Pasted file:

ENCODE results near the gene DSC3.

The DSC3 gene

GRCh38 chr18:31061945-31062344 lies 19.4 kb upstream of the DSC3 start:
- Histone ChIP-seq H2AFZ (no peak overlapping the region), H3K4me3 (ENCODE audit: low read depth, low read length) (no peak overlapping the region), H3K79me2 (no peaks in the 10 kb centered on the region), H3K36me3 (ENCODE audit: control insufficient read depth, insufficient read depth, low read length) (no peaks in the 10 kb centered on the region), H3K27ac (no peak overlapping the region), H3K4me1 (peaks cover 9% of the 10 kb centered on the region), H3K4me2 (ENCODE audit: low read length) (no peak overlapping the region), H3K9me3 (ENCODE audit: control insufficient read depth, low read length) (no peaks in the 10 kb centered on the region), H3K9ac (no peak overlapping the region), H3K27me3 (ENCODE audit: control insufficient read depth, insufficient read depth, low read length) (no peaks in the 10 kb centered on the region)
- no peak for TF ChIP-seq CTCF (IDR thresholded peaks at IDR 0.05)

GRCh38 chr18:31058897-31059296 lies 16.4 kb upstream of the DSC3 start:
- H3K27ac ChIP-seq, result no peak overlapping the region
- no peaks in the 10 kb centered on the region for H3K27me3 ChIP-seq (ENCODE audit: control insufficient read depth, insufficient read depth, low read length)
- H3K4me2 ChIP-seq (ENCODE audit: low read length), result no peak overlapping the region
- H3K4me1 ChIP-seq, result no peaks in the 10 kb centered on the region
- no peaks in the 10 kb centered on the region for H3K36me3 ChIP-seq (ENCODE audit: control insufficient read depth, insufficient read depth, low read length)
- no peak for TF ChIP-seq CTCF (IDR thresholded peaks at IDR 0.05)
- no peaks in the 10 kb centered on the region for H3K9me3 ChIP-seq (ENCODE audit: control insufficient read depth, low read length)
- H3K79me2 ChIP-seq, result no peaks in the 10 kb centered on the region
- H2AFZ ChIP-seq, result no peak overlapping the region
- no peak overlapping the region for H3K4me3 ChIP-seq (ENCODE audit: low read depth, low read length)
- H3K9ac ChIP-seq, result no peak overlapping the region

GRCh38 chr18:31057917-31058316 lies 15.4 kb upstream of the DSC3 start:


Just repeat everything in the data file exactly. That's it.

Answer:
ENCODE results near the gene DSC3.

The DSC3 gene

GRCh38 chr18:31061945-31062344 lies 19.4 kb upstream of the DSC3 start:
- Histone ChIP-seq H2AFZ (no peak overlapping the region), H3K4me3 (ENCODE audit: low read depth, low read length) (no peak overlapping the region), H3K79me2 (no peaks in the 10 kb centered on the region), H3K36me3 (ENCODE audit: control insufficient read depth, insufficient read depth, low read length) (no peaks in the 10 kb centered on the region), H3K27ac (no peak overlapping the region), H3K4me1 (peaks cover 9% of the 10 kb centered on the region), H3K4me2 (ENCODE audit: low read length) (no peak overlapping the region), H3K9me3 (ENCODE audit: control insufficient read depth, low read length) (no peaks in the 10 kb centered on the region), H3K9ac (no peak overlapping the region), H3K27me3 (ENCODE audit: control insufficient read depth, insufficient read depth, low read length) (no peaks in the 10 kb centered on the region)
- no peak for TF ChIP-seq CTCF (IDR thresholded peaks at IDR 0.05)

GRCh38 chr18:31058897-31059296 lies 16.4 kb upstream of the DSC3 start:
- H3K27ac ChIP-seq, result no peak overlapping the region
- no peaks in the 10 kb centered on the region for H3K27me3 ChIP-seq (ENCODE audit: control insufficient read depth, insufficient read depth, low read length)
- H3K4me2 ChIP-seq (ENCODE audit: low read length), result no peak overlapping the region
- H3K4me1 ChIP-seq, result no peaks in the 10 kb centered on the region
- no peaks in the 10 kb centered on the region for H3K36me3 ChIP-seq (ENCODE audit: control insufficient read depth, insufficient read depth, low read length)
- no peak for TF ChIP-seq CTCF (IDR thresholded peaks at IDR 0.05)
- no peaks in the 10 kb centered on the region for H3K9me3 ChIP-seq (ENCODE audit: control insufficient read depth, low read length)
- H3K79me2 ChIP-seq, result no peaks in the 10 kb centered on the region
- H2AFZ ChIP-seq, result no peak overlapping the region
- no peak overlapping the region for H3K4me3 ChIP-seq (ENCODE audit: low read depth, low read length)
- H3K9ac ChIP-seq, result no peak overlapping the region

GRCh38 chr18:31057917-31058316 lies 15.4 kb upstream of the DSC3 start: